ISO/IEC 17025 is an internationally recognized standard for laboratory best practice that “enables laboratories to demonstrate that they operate competently and generate valid results, thereby promoting confidence in their work both nationally and around the world.”

In many states, compliance with standards is mandatory. California requires its licensed cannabis laboratories to achieve ISO/IEC 17025:2017 accreditation. Oregon has its own requirement based on The NELAC Institute’s National Environmental Laboratory Accreditation Program, itself based on an earlier version of ISO/IEC 17025. Many labs get accredited even if it is not currently required. For example, ISO/IEC 17025 is industry-agnostic and FDA cGMPs apply to broad industry categories, so accreditation helps labs expand their services. And that diversification can help sustain viability in uncertain markets.

CannaQA Facilitates Best Practices

Information management is a key element in achieving any best-practice accreditation. Manually transcribing sample data and test results between labels, paper forms, and various spreadsheets inevitably leads to errors that create bad test results and costly rework. Informal workflows and poorly documented operating procedures work against accuracy, reliability, and consistency.

CannaQA from LabLynx, Inc is a laboratory information management system (LIMS) that is optimized for cannabis testing labs seeking to achieve best-practice accreditations. By consolidating your lab’s data management processes within a central, secure cloud database, you take the first steps towards laboratory quality management.

CannaQA offers many features that aid accreditation including:

  • Configuration of Testing Methods and Workflows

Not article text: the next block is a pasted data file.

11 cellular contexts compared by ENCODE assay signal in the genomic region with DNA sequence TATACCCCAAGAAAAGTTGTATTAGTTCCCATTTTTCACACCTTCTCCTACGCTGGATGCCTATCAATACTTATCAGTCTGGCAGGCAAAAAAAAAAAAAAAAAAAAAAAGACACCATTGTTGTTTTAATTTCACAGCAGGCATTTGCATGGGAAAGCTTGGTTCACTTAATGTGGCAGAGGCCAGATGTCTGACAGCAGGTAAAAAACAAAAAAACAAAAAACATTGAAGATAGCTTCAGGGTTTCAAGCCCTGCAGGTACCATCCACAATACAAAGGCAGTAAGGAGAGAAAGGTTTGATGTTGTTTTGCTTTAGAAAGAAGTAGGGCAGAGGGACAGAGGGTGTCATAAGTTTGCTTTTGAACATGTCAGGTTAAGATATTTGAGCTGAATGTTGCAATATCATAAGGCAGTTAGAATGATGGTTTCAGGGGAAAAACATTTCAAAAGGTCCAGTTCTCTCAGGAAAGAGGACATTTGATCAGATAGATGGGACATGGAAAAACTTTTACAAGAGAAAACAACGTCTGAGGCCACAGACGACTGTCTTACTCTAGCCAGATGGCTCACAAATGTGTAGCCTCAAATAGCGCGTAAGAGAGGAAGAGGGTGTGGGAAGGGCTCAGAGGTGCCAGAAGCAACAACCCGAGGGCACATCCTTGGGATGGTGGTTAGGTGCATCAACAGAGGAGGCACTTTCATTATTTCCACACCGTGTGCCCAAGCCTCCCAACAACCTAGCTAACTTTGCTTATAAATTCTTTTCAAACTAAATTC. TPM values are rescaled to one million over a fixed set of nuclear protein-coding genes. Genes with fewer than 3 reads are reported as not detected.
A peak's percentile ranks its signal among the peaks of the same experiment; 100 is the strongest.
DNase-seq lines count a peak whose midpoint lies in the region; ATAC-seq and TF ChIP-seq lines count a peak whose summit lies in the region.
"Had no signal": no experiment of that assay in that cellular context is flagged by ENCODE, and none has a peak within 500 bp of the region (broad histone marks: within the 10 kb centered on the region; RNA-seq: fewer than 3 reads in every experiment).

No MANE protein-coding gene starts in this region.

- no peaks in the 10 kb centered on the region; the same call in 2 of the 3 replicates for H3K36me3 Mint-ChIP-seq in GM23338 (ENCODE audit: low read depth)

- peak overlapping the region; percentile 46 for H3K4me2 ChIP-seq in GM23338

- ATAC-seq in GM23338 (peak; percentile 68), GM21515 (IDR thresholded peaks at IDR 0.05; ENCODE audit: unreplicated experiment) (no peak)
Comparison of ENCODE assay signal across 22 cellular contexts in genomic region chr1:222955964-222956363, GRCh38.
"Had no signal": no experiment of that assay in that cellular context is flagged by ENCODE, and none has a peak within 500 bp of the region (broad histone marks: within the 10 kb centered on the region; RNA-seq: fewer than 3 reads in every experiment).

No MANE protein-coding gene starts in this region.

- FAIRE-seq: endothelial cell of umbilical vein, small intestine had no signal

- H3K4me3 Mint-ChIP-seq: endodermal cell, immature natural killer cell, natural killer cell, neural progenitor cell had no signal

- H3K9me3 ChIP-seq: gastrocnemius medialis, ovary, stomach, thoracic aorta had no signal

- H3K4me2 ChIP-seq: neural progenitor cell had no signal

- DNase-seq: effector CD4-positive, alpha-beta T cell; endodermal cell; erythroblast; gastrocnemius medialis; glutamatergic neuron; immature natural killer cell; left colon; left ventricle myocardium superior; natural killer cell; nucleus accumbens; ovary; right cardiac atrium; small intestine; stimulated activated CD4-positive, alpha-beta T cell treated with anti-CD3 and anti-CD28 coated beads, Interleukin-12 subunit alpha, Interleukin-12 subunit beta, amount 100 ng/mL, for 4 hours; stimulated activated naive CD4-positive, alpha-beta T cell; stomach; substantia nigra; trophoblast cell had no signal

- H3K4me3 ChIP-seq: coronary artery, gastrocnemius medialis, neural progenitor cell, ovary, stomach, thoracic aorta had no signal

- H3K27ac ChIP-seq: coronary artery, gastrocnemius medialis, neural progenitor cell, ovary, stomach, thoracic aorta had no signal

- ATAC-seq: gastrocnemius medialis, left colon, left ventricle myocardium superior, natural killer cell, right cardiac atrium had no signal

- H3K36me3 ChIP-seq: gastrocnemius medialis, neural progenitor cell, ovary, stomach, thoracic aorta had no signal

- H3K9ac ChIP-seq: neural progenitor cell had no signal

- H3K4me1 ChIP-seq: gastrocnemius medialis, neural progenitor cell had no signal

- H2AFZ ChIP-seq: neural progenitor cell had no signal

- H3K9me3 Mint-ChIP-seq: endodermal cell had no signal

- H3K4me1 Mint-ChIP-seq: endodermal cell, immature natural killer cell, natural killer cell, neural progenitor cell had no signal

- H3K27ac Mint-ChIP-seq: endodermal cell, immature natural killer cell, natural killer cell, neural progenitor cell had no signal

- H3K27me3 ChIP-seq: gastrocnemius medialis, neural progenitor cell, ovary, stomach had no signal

• Integration of Instruments and Systems
  • Monitoring of Employee Training and Proficiency
  • Tracking Samples from Collection to Disposal
  • QMS Management
  • Auto OOS Alerts
  • State-Compliant Report
  • More…

Demonstrating your laboratory’s competence is only one benefit of CannaQA. Given the speed with which the market adopts new cannabinoids consumed in new ways, you need a LIMS that lets you respond to changing demands. CannaQA’s easy user-configurability lets you create new methods and workflows quickly without costly development work.

CannaQA also helps with regulatory compliance. The sample and testing data CannaQA stores will automatically populate to appropriate compliance reports and seed-to-sale tracking systems.

LabLynx’s LIMS experts can explain how CannaQA will help your lab’s accreditation efforts and facilitate good laboratory practices. Find out more and ask for a demonstration by visiting or contacting LabLynx at [email protected] or 866-LABLYNX (522-5969).


  • “HSA Issued Re: Retail Marijuana TZ Financial LLC”, Colorado Department of Revenue.
  • “Bay Mills Marijuana Commission voluntary recalls vape cartridges”, UpNorth Live.
  • “Cannabis & Chemicals: Why Glove Sourcing is Vital”, Cannabis Industry Journal.
  • “ISO/IEC 17025 Testing and Calibration Laboratories”, International Organization for Standardization.
  • Resources for Laboratories Seeking Accreditation for Cannabis Testing”, Oregon State Public Health Laboratory.
  • “Voluntary Accreditation: Why Labs Seek Accreditation Where it is Not Mandatory”, A2LA.
  • “Don’t Cross the Streams!”, Cannabis Scientist Magazine.